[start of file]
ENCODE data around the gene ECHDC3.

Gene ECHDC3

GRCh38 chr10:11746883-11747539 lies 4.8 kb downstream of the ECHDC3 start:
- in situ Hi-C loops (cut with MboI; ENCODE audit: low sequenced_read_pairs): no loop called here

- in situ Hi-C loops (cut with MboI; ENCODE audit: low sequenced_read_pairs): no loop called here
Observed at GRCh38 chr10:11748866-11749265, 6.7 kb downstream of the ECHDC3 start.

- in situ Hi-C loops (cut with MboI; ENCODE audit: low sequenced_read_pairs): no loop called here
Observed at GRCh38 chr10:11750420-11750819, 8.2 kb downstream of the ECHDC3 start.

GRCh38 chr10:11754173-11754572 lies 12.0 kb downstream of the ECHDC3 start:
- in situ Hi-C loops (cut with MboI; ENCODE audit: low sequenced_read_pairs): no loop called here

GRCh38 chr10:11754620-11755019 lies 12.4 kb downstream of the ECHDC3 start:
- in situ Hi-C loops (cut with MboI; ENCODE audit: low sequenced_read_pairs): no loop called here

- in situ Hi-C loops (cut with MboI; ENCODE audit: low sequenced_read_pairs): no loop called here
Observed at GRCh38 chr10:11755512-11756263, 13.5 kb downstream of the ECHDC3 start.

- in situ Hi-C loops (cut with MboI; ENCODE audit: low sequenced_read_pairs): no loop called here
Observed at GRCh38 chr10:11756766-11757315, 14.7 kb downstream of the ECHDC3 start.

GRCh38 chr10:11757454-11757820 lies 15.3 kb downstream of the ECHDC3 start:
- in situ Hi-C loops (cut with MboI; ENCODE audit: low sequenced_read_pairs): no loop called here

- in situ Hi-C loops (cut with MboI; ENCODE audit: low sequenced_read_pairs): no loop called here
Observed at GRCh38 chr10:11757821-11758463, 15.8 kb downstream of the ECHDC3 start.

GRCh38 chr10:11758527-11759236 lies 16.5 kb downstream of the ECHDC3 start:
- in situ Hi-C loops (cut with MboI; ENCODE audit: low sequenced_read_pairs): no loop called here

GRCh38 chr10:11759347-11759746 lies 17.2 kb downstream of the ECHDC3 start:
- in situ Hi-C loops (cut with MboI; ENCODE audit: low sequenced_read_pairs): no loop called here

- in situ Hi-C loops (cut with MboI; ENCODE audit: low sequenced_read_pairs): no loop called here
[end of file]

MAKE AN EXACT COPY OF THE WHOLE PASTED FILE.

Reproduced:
ENCODE data around the gene ECHDC3.

Gene ECHDC3

GRCh38 chr10:11746883-11747539 lies 4.8 kb downstream of the ECHDC3 start:
- in situ Hi-C loops (cut with MboI; ENCODE audit: low sequenced_read_pairs): no loop called here

- in situ Hi-C loops (cut with MboI; ENCODE audit: low sequenced_read_pairs): no loop called here
Observed at GRCh38 chr10:11748866-11749265, 6.7 kb downstream of the ECHDC3 start.

- in situ Hi-C loops (cut with MboI; ENCODE audit: low sequenced_read_pairs): no loop called here
Observed at GRCh38 chr10:11750420-11750819, 8.2 kb downstream of the ECHDC3 start.

GRCh38 chr10:11754173-11754572 lies 12.0 kb downstream of the ECHDC3 start:
- in situ Hi-C loops (cut with MboI; ENCODE audit: low sequenced_read_pairs): no loop called here

GRCh38 chr10:11754620-11755019 lies 12.4 kb downstream of the ECHDC3 start:
- in situ Hi-C loops (cut with MboI; ENCODE audit: low sequenced_read_pairs): no loop called here

- in situ Hi-C loops (cut with MboI; ENCODE audit: low sequenced_read_pairs): no loop called here
Observed at GRCh38 chr10:11755512-11756263, 13.5 kb downstream of the ECHDC3 start.

- in situ Hi-C loops (cut with MboI; ENCODE audit: low sequenced_read_pairs): no loop called here
Observed at GRCh38 chr10:11756766-11757315, 14.7 kb downstream of the ECHDC3 start.

GRCh38 chr10:11757454-11757820 lies 15.3 kb downstream of the ECHDC3 start:
- in situ Hi-C loops (cut with MboI; ENCODE audit: low sequenced_read_pairs): no loop called here

- in situ Hi-C loops (cut with MboI; ENCODE audit: low sequenced_read_pairs): no loop called here
Observed at GRCh38 chr10:11757821-11758463, 15.8 kb downstream of the ECHDC3 start.

GRCh38 chr10:11758527-11759236 lies 16.5 kb downstream of the ECHDC3 start:
- in situ Hi-C loops (cut with MboI; ENCODE audit: low sequenced_read_pairs): no loop called here

GRCh38 chr10:11759347-11759746 lies 17.2 kb downstream of the ECHDC3 start:
- in situ Hi-C loops (cut with MboI; ENCODE audit: low sequenced_read_pairs): no loop called here

- in situ Hi-C loops (cut with MboI; ENCODE audit: low sequenced_read_pairs): no loop called here